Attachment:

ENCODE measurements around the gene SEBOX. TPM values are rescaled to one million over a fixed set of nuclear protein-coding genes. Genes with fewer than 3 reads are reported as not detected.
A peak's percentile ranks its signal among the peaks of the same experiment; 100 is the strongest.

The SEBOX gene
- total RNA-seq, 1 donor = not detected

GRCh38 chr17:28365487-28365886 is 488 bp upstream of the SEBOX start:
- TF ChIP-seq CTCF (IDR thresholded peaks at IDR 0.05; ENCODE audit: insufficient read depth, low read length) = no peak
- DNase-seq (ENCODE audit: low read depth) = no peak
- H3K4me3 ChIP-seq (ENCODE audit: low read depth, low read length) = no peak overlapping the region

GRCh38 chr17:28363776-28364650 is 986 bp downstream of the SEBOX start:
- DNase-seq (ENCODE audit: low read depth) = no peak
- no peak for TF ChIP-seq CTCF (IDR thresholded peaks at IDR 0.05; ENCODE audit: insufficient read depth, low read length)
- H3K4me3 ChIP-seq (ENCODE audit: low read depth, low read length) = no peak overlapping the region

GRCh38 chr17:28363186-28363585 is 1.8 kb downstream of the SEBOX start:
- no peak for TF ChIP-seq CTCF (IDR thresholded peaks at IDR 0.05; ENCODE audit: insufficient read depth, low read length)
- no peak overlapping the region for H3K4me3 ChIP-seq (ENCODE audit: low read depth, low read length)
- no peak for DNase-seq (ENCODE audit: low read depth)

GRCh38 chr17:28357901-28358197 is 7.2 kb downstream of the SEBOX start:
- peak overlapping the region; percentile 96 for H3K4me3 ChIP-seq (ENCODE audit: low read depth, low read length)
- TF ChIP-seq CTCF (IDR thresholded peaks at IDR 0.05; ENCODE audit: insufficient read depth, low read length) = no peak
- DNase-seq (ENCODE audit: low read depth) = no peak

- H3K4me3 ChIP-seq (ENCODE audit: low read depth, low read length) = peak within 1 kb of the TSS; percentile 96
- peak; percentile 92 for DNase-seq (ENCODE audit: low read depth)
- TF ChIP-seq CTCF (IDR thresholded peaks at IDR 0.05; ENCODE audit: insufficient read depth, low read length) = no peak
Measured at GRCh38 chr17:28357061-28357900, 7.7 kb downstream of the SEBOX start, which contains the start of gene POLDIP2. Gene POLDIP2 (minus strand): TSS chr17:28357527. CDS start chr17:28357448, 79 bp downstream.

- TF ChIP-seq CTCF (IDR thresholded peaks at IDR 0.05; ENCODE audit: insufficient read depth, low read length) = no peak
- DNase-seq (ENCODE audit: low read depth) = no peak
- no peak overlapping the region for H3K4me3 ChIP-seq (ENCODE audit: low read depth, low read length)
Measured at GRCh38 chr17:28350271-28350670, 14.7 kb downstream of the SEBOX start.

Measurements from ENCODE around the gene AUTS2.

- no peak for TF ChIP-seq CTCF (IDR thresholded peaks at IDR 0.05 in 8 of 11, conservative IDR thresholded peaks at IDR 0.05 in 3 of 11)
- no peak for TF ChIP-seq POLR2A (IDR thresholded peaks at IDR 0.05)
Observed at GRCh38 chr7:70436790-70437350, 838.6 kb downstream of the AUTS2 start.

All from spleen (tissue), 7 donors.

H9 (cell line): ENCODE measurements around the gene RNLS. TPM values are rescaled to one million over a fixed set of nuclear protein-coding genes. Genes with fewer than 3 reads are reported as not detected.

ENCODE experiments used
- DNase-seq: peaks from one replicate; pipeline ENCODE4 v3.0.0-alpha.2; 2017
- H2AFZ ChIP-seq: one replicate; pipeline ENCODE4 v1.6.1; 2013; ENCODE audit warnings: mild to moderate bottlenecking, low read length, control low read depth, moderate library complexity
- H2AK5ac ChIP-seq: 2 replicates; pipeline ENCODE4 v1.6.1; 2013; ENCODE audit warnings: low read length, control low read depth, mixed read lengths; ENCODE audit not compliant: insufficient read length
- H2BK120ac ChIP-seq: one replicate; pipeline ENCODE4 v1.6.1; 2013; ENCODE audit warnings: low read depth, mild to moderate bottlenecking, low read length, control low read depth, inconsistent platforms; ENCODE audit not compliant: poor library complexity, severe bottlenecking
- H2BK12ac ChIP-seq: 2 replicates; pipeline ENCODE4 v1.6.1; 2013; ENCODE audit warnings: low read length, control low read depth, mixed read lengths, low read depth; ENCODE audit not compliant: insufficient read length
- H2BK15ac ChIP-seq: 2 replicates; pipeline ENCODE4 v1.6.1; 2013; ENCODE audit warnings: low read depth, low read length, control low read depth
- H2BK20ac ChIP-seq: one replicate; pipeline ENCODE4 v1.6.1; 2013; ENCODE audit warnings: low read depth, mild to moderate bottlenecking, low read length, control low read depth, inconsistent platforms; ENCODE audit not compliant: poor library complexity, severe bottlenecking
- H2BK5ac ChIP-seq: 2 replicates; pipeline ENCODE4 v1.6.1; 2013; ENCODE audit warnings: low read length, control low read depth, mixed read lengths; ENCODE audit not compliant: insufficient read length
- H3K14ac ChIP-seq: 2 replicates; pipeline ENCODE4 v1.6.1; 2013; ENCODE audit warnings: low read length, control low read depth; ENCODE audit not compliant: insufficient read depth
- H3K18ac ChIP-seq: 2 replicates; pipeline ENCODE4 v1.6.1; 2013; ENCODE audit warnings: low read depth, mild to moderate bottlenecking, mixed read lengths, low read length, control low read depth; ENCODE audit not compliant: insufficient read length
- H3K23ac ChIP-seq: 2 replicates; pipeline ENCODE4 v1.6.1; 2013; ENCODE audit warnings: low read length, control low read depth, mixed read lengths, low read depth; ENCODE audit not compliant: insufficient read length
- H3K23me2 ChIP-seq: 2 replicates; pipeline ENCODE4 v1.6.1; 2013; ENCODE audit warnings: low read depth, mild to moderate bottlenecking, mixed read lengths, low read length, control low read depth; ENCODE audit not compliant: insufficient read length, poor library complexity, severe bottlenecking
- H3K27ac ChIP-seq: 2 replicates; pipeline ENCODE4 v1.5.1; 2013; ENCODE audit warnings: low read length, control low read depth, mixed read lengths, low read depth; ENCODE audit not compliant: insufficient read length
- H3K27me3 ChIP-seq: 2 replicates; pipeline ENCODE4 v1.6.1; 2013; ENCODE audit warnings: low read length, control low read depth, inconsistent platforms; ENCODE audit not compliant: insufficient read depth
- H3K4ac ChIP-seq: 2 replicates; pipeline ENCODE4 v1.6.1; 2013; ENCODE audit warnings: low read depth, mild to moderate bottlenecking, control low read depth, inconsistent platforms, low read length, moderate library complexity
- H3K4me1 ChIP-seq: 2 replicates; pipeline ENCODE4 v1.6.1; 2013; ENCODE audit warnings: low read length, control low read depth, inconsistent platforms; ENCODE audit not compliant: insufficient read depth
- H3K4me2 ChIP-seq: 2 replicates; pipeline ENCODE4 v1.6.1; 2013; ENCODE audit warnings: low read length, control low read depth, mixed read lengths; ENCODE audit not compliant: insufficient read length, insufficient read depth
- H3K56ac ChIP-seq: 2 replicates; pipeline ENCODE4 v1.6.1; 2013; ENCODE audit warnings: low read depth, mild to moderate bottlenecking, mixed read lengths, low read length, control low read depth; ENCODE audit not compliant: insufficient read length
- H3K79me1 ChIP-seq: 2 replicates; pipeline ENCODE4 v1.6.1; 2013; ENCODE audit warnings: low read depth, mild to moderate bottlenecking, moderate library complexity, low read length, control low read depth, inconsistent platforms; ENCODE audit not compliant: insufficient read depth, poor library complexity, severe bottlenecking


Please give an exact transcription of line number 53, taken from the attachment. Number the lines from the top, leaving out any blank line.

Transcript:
- H3K56ac ChIP-seq: 2 replicates; pipeline ENCODE4 v1.6.1; 2013; ENCODE audit warnings: low read depth, mild to moderate bottlenecking, mixed read lengths, low read length, control low read depth; ENCODE audit not compliant: insufficient read length